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Following the guidelines suggested in this meta discussion, I am going to post a proposed proof as an answer to the theorem below. I believe the proof works, but would appreciate any needed corrections.

Theorem If a series $\sum_{n=1}^{\infty}a_n$ of real numbers converges then $\lim_{n \to \infty}a_n = 0$

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3 Answers 3

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Proof If the series converges to the number $L$, this means that the sequence of partial sums converges to $L$, that is, $$ \lim_{n \to \infty} \sum_{k=1}^n a_k = L. $$

But,

$$ \lim_{n \to \infty} \sum_{k=1}^n a_k = \lim_{n \to \infty}\left( a_n + \sum_{k=1}^{n-1} a_k \right) = \lim_{n \to \infty}a_n + \lim_{n \to \infty} \sum_{k=1}^{n-1} a_k, $$ however, as $n \rightarrow \infty$, the partial sum $$ \sum_{k=1}^{n-1} a_k $$ also converges to $L$. Therefore, the second equation can be rewritten as $$ L = \lim_{n \to \infty} a_n + L \implies \lim_{n \to \infty}a_n = 0 $$ $\square$

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    $\begingroup$ That's fine. The standard argument goes $a_n = \sum_{i}^n a_i-\sum_{i}^{n-1}a_i\to L-L=0$ as $n \to \infty$. $\endgroup$
    – Peteris
    Feb 10, 2012 at 23:36
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    $\begingroup$ I know that this is hugely obvious but this is the beginning of analysis and its important to be annoying sometimes. In your second line you expand the limit into two limits, this is only true if the sequence $A_n$ converges. Which you have not proved, so I don't like this proof. I know that it is obvious, but without it this proof is incomplete. We know the partial sums converge, but we don't a priori know that the sequence of terms converges. If you prove first that it converges then I really like your proof. Sorry for such a huge comment. $\endgroup$ Sep 13, 2014 at 22:15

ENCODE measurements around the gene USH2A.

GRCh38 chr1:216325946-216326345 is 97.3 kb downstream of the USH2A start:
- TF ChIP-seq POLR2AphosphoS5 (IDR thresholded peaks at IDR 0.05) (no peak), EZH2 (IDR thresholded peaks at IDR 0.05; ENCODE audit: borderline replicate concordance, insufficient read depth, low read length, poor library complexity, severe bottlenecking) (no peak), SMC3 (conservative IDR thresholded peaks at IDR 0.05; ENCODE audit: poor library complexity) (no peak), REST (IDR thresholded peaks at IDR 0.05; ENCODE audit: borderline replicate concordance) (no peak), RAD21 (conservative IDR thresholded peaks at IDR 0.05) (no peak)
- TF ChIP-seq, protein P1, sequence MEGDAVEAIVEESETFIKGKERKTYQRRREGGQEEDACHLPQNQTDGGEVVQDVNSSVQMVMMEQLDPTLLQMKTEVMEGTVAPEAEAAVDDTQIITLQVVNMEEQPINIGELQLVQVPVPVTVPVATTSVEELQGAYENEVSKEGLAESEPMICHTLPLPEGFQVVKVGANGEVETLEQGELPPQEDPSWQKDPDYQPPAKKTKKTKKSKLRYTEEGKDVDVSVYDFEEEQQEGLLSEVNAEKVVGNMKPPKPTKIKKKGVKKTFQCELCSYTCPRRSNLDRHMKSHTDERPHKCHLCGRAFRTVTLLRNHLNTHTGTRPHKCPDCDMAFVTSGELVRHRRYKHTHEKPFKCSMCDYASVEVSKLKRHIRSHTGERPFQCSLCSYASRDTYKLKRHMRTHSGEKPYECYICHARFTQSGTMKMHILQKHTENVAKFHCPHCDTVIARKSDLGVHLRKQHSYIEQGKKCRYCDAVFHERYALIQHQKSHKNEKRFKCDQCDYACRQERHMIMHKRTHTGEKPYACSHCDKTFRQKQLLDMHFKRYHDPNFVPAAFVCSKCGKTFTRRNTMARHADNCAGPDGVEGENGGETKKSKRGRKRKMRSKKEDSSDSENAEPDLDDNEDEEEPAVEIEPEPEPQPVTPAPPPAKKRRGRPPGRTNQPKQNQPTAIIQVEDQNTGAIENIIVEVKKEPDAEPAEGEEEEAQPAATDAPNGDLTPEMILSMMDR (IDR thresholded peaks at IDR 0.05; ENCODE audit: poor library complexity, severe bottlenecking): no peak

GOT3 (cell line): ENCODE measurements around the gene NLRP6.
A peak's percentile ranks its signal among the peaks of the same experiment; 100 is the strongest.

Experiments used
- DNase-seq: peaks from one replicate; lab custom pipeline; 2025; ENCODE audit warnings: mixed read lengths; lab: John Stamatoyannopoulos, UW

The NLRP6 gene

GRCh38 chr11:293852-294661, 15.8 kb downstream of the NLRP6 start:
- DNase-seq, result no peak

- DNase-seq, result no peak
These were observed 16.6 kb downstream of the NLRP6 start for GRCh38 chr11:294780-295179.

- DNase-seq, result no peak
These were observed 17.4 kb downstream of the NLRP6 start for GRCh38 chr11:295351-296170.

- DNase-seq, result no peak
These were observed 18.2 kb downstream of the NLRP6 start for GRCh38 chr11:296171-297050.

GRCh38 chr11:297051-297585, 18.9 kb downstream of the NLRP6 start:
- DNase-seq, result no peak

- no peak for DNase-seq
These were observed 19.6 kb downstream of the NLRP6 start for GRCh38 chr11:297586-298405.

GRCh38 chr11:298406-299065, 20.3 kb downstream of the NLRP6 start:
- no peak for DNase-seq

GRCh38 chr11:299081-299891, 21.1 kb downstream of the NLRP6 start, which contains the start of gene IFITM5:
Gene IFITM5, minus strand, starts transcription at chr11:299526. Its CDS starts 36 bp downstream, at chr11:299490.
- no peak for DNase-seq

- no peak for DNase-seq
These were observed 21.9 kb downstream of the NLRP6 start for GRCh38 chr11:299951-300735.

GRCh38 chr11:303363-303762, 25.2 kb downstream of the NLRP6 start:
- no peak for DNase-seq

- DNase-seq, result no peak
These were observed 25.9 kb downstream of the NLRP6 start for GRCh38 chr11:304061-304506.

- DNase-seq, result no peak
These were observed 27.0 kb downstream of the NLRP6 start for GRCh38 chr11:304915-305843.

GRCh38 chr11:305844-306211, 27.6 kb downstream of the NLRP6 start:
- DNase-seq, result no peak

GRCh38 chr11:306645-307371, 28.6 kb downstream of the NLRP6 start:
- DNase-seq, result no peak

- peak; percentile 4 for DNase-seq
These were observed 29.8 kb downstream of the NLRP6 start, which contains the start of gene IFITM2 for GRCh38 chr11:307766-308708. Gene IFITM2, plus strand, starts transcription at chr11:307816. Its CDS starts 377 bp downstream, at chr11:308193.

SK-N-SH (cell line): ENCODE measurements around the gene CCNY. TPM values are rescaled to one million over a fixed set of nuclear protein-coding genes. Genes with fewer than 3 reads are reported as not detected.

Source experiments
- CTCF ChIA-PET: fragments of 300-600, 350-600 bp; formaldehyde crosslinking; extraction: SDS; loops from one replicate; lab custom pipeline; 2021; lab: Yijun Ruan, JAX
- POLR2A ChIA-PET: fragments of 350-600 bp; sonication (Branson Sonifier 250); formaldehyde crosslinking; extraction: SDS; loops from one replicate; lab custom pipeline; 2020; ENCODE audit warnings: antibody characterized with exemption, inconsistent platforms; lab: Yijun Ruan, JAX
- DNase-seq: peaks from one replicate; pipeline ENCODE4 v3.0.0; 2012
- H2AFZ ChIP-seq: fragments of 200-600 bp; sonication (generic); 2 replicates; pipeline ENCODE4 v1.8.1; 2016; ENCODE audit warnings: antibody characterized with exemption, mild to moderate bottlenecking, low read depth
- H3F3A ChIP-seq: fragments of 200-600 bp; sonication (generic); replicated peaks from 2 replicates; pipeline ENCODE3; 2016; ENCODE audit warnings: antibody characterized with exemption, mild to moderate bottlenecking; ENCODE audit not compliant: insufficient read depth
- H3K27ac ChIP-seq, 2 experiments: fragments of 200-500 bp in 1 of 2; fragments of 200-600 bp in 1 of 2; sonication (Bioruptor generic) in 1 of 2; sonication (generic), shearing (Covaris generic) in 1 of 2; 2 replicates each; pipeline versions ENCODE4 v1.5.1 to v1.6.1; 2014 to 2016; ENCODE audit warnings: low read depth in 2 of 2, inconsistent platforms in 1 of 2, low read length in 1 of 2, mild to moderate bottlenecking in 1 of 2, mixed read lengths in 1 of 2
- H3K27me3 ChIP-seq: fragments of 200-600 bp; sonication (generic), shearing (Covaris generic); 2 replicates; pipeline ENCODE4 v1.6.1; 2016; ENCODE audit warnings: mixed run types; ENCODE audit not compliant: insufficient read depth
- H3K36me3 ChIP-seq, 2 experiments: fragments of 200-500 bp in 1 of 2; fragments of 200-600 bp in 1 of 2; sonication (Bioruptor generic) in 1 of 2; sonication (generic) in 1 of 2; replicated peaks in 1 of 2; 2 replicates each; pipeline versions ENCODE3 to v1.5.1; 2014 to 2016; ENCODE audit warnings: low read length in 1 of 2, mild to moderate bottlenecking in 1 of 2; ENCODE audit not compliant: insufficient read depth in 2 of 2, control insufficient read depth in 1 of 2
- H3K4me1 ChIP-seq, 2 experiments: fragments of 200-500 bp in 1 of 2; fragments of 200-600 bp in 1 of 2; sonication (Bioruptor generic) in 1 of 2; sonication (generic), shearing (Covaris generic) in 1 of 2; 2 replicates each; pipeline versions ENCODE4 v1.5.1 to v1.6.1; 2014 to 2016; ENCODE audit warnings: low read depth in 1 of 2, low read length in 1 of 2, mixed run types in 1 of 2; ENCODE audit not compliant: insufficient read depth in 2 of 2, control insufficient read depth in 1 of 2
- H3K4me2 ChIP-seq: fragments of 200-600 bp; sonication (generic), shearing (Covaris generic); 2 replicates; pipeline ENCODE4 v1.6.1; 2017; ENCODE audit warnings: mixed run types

• $\begingroup$ @CameronJWhitehead Good observation. $\endgroup$ Aug 6, 2019 at 12:48
  • $\begingroup$ @CameronJWhitehead If you formulate the proof like Peteris did, your problem disappears :) $\endgroup$ Oct 27, 2021 at 12:56
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That the series converges means that the sequence of partial sums

$$s_n=\sum_{k=1}^n a_k$$

converges. It follows that $(s_n)_n$ is a Cauchy sequence.

Now let $\varepsilon>0$. Since $(s_n)$ is a Cauchy sequence, there is an $N$ such that $\lvert s_n-s_m\rvert<\varepsilon$ for all $m,n\ge N$. In particular $$\lvert a_n\rvert=\lvert s_n-s_{n-1}\rvert<\varepsilon\qquad\text{for all $n> N$.}$$

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  • $\begingroup$ third line, you mean (sn) instead of (sn)n? $\endgroup$ Apr 11, 2019 at 2:43
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    $\begingroup$ Sorry to make a comment on such an old thread. I understand the notion behind using the cauchy criterion condition, but I'm confused as to how this shows that the sequence converges to 0 $\endgroup$ Mar 4, 2020 at 21:03
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    $\begingroup$ @NeilsonsMilk, by definition, $(a_n)$ converges to zero iff for each $\varepsilon>0$ there is an $N\in\mathbb N$ such that $|a_n|<\varepsilon$ for all $n>N$. $\endgroup$
    – Carsten S
    Mar 5, 2020 at 9:56
  • $\begingroup$ @CarstenS oh right, because the condition is $|a_n-a|$ $<$ $\epsilon$ where $a = lim (a_n)$ $\endgroup$ Mar 7, 2020 at 17:10
  • $\begingroup$ @NeilsonsMilk, ah, it did not even occur to me that this involves a step. See, where I learned mathematics, it is not unusual to first define when a sequence converges to zero (and we have a word for those sequences, Nullfolge), and only then when a sequence converges to an arbitrary number, by considering the difference. $\endgroup$
    – Carsten S
    Mar 11, 2020 at 20:20
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Another view of this may be useful.

First, recall a basic fact that if $a_n$ is a convergent sequence of numbers, then the sequence $b_n = a_{n+1} - a_n$ converges to $0$. This is easy to prove and does not require the notion of a Cauchy sequence.

Therefore, if the partial sums $s_n$ are convergent, then $b_n = s_{n+1} - s_n$ converges to $0$. But the terms of this sequence are easily seen to be $b_n = a_{n+1}$. Hence $a_n \rightarrow 0$.

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